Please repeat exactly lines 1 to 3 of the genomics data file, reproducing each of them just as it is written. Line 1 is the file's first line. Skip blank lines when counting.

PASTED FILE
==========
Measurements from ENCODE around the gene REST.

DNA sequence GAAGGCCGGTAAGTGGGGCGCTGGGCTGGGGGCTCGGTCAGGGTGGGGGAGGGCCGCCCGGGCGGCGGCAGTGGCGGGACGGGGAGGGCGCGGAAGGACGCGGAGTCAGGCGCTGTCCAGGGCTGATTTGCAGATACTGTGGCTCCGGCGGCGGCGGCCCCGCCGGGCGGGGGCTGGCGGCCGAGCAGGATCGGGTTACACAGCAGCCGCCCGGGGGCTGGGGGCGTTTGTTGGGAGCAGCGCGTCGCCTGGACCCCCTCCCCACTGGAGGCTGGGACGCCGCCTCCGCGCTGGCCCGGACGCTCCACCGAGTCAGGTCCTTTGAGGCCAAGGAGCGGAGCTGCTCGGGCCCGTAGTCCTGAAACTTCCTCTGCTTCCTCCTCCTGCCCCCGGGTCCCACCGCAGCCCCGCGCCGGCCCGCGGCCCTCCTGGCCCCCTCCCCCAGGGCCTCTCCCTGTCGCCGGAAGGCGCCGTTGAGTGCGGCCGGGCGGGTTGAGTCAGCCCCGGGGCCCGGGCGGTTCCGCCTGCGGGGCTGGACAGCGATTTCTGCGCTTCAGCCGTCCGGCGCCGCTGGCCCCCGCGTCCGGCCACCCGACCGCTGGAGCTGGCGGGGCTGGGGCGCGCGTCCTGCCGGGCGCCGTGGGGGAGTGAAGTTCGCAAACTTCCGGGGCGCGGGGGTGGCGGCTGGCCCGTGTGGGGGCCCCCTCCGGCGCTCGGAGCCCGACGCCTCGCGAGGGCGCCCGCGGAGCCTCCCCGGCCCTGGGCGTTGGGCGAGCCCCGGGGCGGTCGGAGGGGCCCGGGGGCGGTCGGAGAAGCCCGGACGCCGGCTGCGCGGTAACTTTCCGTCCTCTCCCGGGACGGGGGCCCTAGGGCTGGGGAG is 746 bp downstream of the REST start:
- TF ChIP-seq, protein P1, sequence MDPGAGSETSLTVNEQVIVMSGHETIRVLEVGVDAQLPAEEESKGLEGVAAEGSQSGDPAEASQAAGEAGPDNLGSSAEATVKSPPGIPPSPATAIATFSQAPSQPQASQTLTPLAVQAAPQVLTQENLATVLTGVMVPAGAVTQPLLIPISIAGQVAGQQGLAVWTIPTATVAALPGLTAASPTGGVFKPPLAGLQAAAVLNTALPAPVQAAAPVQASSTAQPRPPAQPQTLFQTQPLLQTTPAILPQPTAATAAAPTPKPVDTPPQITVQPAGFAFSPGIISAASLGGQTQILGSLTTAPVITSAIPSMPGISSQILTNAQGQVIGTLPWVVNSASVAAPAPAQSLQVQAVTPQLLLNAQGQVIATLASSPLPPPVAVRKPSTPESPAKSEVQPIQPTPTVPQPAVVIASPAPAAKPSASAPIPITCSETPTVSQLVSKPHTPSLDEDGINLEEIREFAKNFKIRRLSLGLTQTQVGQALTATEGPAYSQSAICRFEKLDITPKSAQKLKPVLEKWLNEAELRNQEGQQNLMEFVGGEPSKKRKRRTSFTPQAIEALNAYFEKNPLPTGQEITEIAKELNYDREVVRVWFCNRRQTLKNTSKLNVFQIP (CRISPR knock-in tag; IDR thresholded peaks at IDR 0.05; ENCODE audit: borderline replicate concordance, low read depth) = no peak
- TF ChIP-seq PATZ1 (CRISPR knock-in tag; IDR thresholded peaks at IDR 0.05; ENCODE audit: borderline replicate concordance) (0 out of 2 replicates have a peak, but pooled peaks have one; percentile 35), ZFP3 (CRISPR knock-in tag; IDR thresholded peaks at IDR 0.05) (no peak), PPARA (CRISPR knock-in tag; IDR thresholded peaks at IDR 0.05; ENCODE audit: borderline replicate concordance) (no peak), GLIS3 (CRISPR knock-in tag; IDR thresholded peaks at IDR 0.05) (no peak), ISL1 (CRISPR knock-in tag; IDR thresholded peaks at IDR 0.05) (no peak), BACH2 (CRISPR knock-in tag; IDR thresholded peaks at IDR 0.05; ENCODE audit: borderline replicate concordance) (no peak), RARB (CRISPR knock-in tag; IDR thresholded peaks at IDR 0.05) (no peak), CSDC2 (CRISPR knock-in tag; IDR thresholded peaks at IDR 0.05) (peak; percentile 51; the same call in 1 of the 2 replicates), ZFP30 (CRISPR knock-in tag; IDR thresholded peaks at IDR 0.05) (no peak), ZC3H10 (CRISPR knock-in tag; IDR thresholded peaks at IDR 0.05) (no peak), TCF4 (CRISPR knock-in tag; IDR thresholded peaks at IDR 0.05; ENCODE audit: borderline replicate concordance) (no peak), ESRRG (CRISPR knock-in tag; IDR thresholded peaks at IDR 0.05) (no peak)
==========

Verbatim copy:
Measurements from ENCODE around the gene REST.

DNA sequence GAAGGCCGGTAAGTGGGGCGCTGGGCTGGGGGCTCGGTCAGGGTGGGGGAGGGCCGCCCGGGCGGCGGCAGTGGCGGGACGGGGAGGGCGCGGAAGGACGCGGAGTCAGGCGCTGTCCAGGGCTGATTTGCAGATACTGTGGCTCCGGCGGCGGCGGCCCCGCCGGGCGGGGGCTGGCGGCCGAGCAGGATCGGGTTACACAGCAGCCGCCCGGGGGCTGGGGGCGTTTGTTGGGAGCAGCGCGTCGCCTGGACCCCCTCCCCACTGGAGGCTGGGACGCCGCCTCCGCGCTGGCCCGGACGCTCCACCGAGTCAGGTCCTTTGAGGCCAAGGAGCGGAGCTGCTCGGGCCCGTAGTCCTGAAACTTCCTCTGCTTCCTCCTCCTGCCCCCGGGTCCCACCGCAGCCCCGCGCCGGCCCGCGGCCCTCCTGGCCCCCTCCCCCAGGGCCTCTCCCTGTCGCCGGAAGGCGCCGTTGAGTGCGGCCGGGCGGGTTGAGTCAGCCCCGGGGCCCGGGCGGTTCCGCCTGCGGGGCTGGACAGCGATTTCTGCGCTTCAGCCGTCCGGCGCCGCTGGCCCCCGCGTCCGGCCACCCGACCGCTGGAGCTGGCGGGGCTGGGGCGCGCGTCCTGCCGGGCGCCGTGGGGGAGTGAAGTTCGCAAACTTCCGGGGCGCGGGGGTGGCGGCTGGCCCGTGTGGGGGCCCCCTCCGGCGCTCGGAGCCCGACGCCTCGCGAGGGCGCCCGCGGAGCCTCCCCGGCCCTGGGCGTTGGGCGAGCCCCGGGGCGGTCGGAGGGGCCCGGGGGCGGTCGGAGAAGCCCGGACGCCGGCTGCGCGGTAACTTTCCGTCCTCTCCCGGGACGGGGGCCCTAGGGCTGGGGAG is 746 bp downstream of the REST start:
- TF ChIP-seq, protein P1, sequence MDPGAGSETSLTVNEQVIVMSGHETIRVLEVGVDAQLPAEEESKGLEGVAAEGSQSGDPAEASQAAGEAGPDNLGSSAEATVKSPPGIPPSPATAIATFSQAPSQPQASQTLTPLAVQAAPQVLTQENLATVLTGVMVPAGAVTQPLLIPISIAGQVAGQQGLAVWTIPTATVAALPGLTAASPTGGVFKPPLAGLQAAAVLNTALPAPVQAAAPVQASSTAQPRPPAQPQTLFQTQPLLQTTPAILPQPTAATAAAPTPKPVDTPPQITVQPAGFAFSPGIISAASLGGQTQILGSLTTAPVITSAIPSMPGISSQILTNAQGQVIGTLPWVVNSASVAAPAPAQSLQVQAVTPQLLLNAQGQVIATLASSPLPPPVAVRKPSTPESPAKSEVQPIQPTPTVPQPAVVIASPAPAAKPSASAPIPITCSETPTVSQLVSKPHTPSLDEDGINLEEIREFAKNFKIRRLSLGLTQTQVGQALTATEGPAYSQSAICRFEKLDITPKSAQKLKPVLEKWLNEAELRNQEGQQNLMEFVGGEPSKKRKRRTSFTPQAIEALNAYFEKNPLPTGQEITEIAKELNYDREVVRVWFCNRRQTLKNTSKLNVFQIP (CRISPR knock-in tag; IDR thresholded peaks at IDR 0.05; ENCODE audit: borderline replicate concordance, low read depth) = no peak